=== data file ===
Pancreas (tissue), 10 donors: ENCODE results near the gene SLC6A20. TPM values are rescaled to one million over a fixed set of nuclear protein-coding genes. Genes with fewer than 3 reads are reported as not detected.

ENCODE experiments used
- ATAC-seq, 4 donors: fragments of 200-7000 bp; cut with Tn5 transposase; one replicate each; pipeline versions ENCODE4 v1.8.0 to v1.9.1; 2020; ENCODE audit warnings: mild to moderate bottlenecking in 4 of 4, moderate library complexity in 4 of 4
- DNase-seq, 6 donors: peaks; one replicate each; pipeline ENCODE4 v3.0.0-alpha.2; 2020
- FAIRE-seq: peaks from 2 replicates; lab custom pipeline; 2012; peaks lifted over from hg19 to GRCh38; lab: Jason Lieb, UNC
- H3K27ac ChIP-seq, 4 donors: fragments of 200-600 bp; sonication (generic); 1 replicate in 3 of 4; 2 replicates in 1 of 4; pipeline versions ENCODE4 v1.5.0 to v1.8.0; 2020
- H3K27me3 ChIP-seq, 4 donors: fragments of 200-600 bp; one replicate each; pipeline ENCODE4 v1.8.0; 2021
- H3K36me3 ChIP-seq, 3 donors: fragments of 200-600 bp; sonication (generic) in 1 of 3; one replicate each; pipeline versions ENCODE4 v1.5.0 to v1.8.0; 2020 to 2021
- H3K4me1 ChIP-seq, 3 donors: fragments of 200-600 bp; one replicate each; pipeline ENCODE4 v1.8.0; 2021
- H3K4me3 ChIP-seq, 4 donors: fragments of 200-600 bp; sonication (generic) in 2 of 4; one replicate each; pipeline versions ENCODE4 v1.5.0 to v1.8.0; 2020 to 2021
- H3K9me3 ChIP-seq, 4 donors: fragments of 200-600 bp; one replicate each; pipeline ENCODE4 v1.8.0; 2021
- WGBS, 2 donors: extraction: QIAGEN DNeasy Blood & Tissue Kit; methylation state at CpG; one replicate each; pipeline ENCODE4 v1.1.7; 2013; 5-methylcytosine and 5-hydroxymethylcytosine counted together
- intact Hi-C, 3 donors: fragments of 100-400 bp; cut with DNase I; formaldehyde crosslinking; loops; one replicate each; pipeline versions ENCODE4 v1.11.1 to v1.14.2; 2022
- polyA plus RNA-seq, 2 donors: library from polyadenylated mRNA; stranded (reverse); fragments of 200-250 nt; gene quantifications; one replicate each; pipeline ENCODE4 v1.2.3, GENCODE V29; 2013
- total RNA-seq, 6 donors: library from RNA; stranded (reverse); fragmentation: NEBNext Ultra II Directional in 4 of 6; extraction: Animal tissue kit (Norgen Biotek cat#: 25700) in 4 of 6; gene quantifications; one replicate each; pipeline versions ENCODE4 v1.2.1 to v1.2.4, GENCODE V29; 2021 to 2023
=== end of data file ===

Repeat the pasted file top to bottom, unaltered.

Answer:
Pancreas (tissue), 10 donors: ENCODE results near the gene SLC6A20. TPM values are rescaled to one million over a fixed set of nuclear protein-coding genes. Genes with fewer than 3 reads are reported as not detected.

ENCODE experiments used
- ATAC-seq, 4 donors: fragments of 200-7000 bp; cut with Tn5 transposase; one replicate each; pipeline versions ENCODE4 v1.8.0 to v1.9.1; 2020; ENCODE audit warnings: mild to moderate bottlenecking in 4 of 4, moderate library complexity in 4 of 4
- DNase-seq, 6 donors: peaks; one replicate each; pipeline ENCODE4 v3.0.0-alpha.2; 2020
- FAIRE-seq: peaks from 2 replicates; lab custom pipeline; 2012; peaks lifted over from hg19 to GRCh38; lab: Jason Lieb, UNC
- H3K27ac ChIP-seq, 4 donors: fragments of 200-600 bp; sonication (generic); 1 replicate in 3 of 4; 2 replicates in 1 of 4; pipeline versions ENCODE4 v1.5.0 to v1.8.0; 2020
- H3K27me3 ChIP-seq, 4 donors: fragments of 200-600 bp; one replicate each; pipeline ENCODE4 v1.8.0; 2021
- H3K36me3 ChIP-seq, 3 donors: fragments of 200-600 bp; sonication (generic) in 1 of 3; one replicate each; pipeline versions ENCODE4 v1.5.0 to v1.8.0; 2020 to 2021
- H3K4me1 ChIP-seq, 3 donors: fragments of 200-600 bp; one replicate each; pipeline ENCODE4 v1.8.0; 2021
- H3K4me3 ChIP-seq, 4 donors: fragments of 200-600 bp; sonication (generic) in 2 of 4; one replicate each; pipeline versions ENCODE4 v1.5.0 to v1.8.0; 2020 to 2021
- H3K9me3 ChIP-seq, 4 donors: fragments of 200-600 bp; one replicate each; pipeline ENCODE4 v1.8.0; 2021
- WGBS, 2 donors: extraction: QIAGEN DNeasy Blood & Tissue Kit; methylation state at CpG; one replicate each; pipeline ENCODE4 v1.1.7; 2013; 5-methylcytosine and 5-hydroxymethylcytosine counted together
- intact Hi-C, 3 donors: fragments of 100-400 bp; cut with DNase I; formaldehyde crosslinking; loops; one replicate each; pipeline versions ENCODE4 v1.11.1 to v1.14.2; 2022
- polyA plus RNA-seq, 2 donors: library from polyadenylated mRNA; stranded (reverse); fragments of 200-250 nt; gene quantifications; one replicate each; pipeline ENCODE4 v1.2.3, GENCODE V29; 2013
- total RNA-seq, 6 donors: library from RNA; stranded (reverse); fragmentation: NEBNext Ultra II Directional in 4 of 6; extraction: Animal tissue kit (Norgen Biotek cat#: 25700) in 4 of 6; gene quantifications; one replicate each; pipeline versions ENCODE4 v1.2.1 to v1.2.4, GENCODE V29; 2021 to 2023